If you couldn’t swim, like literally you had never been in water before, would you go snorkelling with sharks in the sea off the coast of a strange country? That’s not rhetorical. I’d like your opinions please. Anyway, I went to Belize, specifically the island of Caye Caulker, and I went snorkelling with sharks with a chubby Brazilian who couldn’t swim.
It was Tuesday afternoon, 2pm. The sun was shining bright in the sky. There were five of us. A Canadian guy and his girlfriend, a Brazilian guy and his girlfriend, and me and my right hand. There was also our guide/lifeguard — let’s call him Rocky — who asked which of us were strong swimmers. Canadian Guy raised his hand, then Canadian Girl, then I raised mine halfway assuming that “strong” meant “ability to not die if pushed out of the boat”, which I was fairly confident I would be successful at, then Brazilian Girl raised her hand. Brazilian Guy looked sheepishly at his feet.
Rocky helped Brazilian Guy into a life jacket and said, “We’ll be in the water for about 45 minutes. The rest of you will be okay, yes? You are strong swimmers?”
I looked at Canadian Girl. Canadian Girl looked at Brazilian Girl. Brazilian Girl looked at Canadian Guy. Canadian Guy looked at me. I looked at Brazilian Girl. Brazilian Girl looked at Canadian Girl. This went on a while. Then Brazilian Girl looked at Rocky and said, “I think I might wear a life jacket too.” Rocky helped Brazilian Girl into a life jacket, then Canadian Girl said she wanted a life jacket too. I looked at Canadian Guy with a raised eyebrow. He looked at me. I said, “45 minutes does seem like a long time. I might wear a life jacket too.” Canadian Guy concurred.
So all of us wore flippers, snorkels, and life jackets, and we flopped into the water like drunk penguins on a night out. The water was warm. Three weeks ago, I was enduring -10C temperatures in New York, so swimming in water so warm it felt like I’d pissed myself felt oh so good.
After ten minutes swimming away from the boat, we reached the turquoise coral waters. Under the surface, I felt all my worries fall away as we saw lots of beautiful fish: red fish, blue fish, yellow fish, jellyfish — ahhh, jellyfish! Swim! Swim! FASTER! DON’T LET IT TOUCH YOU!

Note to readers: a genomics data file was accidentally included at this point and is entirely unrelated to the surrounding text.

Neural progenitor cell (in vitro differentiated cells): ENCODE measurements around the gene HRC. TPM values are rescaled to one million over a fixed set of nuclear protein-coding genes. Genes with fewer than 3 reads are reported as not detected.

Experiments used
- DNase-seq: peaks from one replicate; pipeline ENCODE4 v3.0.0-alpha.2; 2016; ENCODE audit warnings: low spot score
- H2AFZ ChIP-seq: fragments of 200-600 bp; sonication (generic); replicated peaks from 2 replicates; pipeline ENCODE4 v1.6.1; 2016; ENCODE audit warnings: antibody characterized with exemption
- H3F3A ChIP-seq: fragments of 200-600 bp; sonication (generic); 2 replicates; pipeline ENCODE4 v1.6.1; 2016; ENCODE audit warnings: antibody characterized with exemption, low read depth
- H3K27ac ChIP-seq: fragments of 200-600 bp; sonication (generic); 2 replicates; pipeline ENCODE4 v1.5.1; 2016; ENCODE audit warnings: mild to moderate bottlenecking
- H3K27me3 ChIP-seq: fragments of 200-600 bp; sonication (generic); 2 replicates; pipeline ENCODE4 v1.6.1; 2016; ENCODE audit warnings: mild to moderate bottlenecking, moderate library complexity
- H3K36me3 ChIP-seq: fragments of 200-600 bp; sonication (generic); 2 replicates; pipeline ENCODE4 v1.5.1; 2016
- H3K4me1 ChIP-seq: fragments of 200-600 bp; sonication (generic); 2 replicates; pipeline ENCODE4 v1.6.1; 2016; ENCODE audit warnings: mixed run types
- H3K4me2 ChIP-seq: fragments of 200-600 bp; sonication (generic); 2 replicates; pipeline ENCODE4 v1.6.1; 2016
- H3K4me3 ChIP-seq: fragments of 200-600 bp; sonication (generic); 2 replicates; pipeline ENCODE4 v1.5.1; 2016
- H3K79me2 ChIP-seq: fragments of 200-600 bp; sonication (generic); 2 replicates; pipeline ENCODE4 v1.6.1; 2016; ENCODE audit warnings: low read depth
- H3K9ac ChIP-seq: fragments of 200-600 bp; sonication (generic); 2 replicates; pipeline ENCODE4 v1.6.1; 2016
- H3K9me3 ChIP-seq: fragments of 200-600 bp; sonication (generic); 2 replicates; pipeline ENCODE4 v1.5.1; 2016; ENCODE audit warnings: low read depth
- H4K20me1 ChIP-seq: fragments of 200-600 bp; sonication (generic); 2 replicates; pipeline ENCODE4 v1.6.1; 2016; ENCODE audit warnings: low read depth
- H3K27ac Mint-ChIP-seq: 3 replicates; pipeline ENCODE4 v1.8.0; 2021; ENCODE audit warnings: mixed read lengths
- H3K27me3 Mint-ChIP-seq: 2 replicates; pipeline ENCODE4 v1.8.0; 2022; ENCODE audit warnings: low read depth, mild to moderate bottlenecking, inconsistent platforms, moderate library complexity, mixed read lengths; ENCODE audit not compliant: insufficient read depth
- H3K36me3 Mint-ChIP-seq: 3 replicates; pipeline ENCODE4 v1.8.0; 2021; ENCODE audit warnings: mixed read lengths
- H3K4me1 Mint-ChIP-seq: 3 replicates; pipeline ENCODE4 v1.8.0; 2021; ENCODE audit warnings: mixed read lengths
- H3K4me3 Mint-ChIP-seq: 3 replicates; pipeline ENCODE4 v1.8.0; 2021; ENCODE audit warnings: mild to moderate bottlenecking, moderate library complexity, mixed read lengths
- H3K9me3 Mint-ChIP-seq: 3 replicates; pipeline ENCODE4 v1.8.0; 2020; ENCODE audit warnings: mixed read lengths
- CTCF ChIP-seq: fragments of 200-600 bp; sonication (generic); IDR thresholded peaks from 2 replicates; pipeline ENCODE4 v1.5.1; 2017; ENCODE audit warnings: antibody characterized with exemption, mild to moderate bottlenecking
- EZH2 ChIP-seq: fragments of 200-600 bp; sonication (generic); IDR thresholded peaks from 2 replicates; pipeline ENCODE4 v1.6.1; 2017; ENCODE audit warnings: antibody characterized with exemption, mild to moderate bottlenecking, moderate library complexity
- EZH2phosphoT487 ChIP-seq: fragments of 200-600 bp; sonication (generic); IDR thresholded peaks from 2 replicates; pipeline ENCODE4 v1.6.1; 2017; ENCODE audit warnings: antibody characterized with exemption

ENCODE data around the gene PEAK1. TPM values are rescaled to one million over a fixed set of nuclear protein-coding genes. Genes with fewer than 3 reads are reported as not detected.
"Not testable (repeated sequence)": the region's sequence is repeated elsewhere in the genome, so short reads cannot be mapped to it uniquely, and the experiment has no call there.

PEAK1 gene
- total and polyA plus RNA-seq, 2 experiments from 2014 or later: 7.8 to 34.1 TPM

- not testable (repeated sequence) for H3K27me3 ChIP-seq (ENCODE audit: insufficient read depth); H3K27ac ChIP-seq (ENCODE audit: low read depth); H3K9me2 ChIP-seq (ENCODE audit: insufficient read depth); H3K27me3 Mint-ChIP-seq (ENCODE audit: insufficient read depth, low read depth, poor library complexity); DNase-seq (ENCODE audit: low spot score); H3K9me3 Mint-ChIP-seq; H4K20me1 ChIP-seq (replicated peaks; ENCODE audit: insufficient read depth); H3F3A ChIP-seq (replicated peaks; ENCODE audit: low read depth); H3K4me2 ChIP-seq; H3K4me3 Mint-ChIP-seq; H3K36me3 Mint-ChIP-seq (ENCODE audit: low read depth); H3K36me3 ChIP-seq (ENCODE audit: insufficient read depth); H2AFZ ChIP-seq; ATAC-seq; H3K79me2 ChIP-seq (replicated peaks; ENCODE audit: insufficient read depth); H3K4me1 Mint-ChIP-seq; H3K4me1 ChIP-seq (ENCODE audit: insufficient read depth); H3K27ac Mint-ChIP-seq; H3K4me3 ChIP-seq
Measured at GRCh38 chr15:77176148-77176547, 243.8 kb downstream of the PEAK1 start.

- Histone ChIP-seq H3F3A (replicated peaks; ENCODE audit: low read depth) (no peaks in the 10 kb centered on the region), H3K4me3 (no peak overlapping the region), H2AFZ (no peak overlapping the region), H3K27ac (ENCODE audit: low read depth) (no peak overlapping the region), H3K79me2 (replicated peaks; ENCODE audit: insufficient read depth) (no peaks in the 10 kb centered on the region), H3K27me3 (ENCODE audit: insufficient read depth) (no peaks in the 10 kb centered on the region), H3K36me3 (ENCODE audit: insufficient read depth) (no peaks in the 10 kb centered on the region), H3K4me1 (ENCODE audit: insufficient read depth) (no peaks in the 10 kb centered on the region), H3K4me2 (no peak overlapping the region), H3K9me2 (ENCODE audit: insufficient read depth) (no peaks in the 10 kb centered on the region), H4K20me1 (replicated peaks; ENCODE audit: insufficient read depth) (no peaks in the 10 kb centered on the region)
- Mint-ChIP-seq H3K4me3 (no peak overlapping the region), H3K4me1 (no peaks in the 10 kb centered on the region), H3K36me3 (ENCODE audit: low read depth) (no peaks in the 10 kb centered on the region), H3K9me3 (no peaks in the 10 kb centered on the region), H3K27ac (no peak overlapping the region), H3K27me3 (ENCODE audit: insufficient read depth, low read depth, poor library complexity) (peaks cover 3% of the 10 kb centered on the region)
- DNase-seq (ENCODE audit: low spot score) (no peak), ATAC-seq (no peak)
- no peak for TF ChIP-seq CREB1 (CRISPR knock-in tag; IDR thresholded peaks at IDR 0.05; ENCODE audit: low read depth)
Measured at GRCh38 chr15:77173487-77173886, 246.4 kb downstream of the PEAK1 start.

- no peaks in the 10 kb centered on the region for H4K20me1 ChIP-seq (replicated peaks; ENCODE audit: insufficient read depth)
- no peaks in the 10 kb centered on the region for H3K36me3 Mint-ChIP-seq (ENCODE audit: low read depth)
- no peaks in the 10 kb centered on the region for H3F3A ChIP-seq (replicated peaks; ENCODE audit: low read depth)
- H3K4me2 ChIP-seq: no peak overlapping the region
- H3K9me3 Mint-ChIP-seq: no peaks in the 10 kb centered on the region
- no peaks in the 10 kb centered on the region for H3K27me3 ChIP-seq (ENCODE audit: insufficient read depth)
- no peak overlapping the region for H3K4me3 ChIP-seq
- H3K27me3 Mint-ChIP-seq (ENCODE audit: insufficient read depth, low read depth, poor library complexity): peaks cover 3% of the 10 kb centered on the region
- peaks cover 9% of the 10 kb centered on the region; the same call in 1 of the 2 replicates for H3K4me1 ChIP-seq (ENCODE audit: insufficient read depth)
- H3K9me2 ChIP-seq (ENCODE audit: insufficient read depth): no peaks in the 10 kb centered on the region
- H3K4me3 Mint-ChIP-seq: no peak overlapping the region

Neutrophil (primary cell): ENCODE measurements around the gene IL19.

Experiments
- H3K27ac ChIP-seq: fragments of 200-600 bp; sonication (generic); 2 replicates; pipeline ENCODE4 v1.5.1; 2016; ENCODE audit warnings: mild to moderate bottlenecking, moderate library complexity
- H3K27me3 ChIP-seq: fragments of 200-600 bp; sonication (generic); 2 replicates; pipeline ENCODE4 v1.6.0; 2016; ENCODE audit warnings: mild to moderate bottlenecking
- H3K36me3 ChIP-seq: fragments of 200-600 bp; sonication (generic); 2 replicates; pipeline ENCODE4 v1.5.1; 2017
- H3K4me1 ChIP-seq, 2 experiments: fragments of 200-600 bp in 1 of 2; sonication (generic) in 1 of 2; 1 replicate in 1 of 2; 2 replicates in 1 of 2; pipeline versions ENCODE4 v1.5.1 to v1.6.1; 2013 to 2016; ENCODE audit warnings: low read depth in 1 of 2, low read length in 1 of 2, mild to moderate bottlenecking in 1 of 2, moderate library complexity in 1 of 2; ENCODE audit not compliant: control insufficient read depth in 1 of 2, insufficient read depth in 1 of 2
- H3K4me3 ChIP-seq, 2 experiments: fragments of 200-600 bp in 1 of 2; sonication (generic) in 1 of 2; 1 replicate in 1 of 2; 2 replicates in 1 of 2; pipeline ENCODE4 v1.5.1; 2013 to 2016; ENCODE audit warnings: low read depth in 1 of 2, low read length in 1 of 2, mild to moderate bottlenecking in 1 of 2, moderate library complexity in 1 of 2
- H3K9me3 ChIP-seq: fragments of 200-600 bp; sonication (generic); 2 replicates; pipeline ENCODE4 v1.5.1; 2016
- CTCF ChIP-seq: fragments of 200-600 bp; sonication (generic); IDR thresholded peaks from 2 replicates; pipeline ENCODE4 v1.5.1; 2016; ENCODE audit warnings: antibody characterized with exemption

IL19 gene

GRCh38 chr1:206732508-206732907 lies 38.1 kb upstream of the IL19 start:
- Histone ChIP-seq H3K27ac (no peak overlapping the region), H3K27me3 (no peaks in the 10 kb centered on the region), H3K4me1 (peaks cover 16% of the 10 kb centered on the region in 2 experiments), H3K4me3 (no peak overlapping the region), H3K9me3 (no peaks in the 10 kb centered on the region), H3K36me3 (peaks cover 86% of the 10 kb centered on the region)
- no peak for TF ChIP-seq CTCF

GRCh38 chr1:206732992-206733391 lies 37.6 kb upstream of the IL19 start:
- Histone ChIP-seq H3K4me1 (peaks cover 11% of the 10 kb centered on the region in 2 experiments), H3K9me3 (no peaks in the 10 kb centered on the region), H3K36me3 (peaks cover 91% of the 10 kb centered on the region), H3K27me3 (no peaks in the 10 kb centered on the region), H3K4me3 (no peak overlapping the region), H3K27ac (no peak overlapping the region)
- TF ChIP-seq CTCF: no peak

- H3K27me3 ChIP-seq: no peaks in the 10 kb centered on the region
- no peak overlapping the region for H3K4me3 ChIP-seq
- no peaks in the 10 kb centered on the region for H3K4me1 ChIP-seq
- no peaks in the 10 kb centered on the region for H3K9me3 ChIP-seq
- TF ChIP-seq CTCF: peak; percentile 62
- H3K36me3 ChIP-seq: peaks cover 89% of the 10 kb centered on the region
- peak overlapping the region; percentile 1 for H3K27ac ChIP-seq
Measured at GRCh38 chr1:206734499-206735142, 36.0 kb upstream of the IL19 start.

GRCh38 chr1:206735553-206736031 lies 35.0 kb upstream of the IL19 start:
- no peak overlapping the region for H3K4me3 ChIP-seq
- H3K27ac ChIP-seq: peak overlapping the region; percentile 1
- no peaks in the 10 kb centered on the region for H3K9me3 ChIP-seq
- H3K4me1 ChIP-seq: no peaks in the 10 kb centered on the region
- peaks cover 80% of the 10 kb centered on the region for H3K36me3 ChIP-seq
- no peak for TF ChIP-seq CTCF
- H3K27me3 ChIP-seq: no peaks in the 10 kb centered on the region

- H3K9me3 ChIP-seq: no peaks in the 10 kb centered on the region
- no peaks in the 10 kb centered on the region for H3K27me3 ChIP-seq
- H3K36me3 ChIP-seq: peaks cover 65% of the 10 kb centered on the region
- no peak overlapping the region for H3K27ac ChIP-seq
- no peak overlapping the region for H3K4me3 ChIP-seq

Actually, there were no jellyfish. Plain and simple, it was incredibly relaxing. I’d forgotten how good it felt to be in water. Rocky evidently didn’t want us to be too relaxed though, because next he asked us if we wanted to go swim with sharks. Treading water near the boat, we all looked at each other, and then at him in expressions we hoped said, “are you nuts?” But he just laughed and manned the motor. I wrapped a towel around myself and lay out on the front of the boat, shivering. Foam from the waves flicked up and into our faces and wind whipped past our cheeks. We were about to go swimming with sharks.
I was picturing myself 20 feet down, swimming alongside great whites, looking at teeth big enough to crush my head like a sponge cake. That wasn’t exactly the case, but the nurse sharks we were swimming with were still between 8 to 12 feet. As Rocky dumped a bucket of dead fish over the side, the sharks swarmed towards the boat. We slipped into the water on the other side (no life jackets this time!) and swam around, warily staying a few feet away from the sharks, which themselves were very slow moving, almost lethargic. We stayed beneath the surface, treading water, looking around through our goggles, breathing carefully with the snorkel, admiring how smooth and sleek the sharks’ skin looked. When they opened their mouth to snatch a fish, we could see their thousands of serrated teeth.
I looked over at the Brazilian guy. He looked like he was enjoying himself too. I think he was pleased with the decision he’d made to come here, to snorkel with these sharks, to see this, the second largest coral reef in the world, even though he couldn’t swim. Good for him.